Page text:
This post contains the Linux common log file locations and what they log.
Table of Contents
Linux Common Log File Locations
Authentication info – auth.log
Boot info – boot.log
Scheduled cron tasks – crond
Daemon specific alerts like, dhcpd, gnome-session, ntfs-3g – daemon.log
Kernal specific messages – dmesg
Errors log – errors.log
Miscellaneous catch-all log – everything.log
Apache access and error logs – httpd
Mail server logs – mail.log
General system alerts – messages.log
MySQL database log – mysqld.log
Security log – secure
Log system – syslog.log
FTP server, vsftpd – vsftpd.log
X log – Xorg.0.log
Linux Common Log File Commands
First we’ll start off with my favorite log file command, grep. This command allows you to search log files containing a specified word.
Change directory – cd
View a log file – less
View first 10 lines of log file – head
View last 10 lines of log file – tail
Editing log files with basic editor – nano
Update: Importance of Syslog
Since the natty update of Ubuntu (v11 I beleive), the general system alerts (messages.log) were deemed redundant and rolled into the log system (syslog).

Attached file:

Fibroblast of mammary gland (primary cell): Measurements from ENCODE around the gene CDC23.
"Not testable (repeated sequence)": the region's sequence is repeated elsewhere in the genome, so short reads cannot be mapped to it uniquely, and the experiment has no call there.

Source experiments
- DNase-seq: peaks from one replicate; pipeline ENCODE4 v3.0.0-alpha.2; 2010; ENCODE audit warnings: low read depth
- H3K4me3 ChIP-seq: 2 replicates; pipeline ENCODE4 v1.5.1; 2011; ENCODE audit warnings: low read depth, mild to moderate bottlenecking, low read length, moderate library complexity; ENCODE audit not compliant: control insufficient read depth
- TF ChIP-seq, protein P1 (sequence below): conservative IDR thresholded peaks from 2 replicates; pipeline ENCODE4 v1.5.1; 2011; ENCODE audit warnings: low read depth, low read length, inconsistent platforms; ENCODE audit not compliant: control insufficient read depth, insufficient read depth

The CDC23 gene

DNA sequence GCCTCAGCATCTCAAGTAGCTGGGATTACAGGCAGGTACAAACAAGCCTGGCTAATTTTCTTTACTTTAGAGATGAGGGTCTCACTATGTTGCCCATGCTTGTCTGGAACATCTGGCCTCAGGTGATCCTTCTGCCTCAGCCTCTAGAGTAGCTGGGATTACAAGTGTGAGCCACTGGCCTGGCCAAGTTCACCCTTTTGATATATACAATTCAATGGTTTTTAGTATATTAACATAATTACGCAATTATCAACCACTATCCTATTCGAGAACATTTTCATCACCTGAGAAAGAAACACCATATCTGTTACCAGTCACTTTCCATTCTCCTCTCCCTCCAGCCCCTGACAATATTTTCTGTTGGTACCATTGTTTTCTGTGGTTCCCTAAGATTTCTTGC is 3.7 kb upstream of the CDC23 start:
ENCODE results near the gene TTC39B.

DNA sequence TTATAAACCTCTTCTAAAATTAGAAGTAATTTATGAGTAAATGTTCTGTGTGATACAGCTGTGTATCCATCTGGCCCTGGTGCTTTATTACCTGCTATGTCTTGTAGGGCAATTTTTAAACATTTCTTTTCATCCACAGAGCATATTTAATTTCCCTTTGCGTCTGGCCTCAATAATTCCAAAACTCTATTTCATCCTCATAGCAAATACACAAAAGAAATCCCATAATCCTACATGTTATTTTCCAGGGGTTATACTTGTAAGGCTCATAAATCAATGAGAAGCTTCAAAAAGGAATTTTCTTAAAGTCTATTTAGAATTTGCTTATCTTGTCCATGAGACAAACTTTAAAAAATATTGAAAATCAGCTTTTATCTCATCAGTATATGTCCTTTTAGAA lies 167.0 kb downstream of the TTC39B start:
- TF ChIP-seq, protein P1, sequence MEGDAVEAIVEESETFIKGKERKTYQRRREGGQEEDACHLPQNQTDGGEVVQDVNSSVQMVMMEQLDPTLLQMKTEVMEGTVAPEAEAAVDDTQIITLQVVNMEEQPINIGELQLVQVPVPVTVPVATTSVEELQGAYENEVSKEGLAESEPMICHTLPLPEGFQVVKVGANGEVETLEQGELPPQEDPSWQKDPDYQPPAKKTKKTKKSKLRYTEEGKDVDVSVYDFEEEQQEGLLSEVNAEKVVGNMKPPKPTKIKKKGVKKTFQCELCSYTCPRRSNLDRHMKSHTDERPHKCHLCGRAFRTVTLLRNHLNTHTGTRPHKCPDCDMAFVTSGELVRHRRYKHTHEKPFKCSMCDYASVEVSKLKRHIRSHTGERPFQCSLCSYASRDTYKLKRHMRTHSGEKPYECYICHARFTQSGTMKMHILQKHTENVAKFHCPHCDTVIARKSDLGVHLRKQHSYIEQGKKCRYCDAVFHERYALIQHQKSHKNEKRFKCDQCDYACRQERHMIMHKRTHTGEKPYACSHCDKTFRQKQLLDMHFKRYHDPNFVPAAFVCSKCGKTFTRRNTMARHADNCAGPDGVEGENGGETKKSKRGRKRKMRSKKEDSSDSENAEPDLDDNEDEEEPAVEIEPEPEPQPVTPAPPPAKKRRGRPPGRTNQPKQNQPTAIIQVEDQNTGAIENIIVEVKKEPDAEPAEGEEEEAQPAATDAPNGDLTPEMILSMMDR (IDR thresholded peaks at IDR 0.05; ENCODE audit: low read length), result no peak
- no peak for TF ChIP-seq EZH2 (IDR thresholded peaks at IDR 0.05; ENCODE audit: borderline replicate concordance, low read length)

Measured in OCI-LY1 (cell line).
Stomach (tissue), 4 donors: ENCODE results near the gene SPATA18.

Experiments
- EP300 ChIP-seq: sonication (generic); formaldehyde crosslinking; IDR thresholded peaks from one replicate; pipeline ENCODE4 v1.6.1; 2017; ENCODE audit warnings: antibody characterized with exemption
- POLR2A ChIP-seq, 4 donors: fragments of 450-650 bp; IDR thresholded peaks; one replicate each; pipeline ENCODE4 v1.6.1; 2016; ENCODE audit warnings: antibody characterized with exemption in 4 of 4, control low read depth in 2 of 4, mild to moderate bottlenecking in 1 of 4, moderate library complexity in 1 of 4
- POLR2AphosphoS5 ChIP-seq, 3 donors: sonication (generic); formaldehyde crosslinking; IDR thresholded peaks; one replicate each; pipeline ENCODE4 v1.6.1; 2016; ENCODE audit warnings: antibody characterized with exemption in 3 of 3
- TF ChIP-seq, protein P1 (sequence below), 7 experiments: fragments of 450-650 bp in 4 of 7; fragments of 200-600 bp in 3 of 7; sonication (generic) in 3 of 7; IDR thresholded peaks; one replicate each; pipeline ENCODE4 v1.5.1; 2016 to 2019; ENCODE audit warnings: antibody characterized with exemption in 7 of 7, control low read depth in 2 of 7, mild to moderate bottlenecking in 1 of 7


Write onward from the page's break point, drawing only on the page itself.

- Syslog contains all the messages except auth type so for a complete look, you’ll need to view both
- These messages are only generic non-critical messages (
- More detail can be found in
syslog(3)for more info.
For more information on Linux log files, head over to the Ubuntu Documentation page. Even though it’s labeled as incomplete, it’s still a great resource and is well written.
You should learn how to lookup logs manually using the locations and commands above. However, it becomes a nightmare with multiple systems or a highly active system. You may wish to use something like syslog-ng to get a handle on the logs.
So what other Linux common log file locations do you think is missing?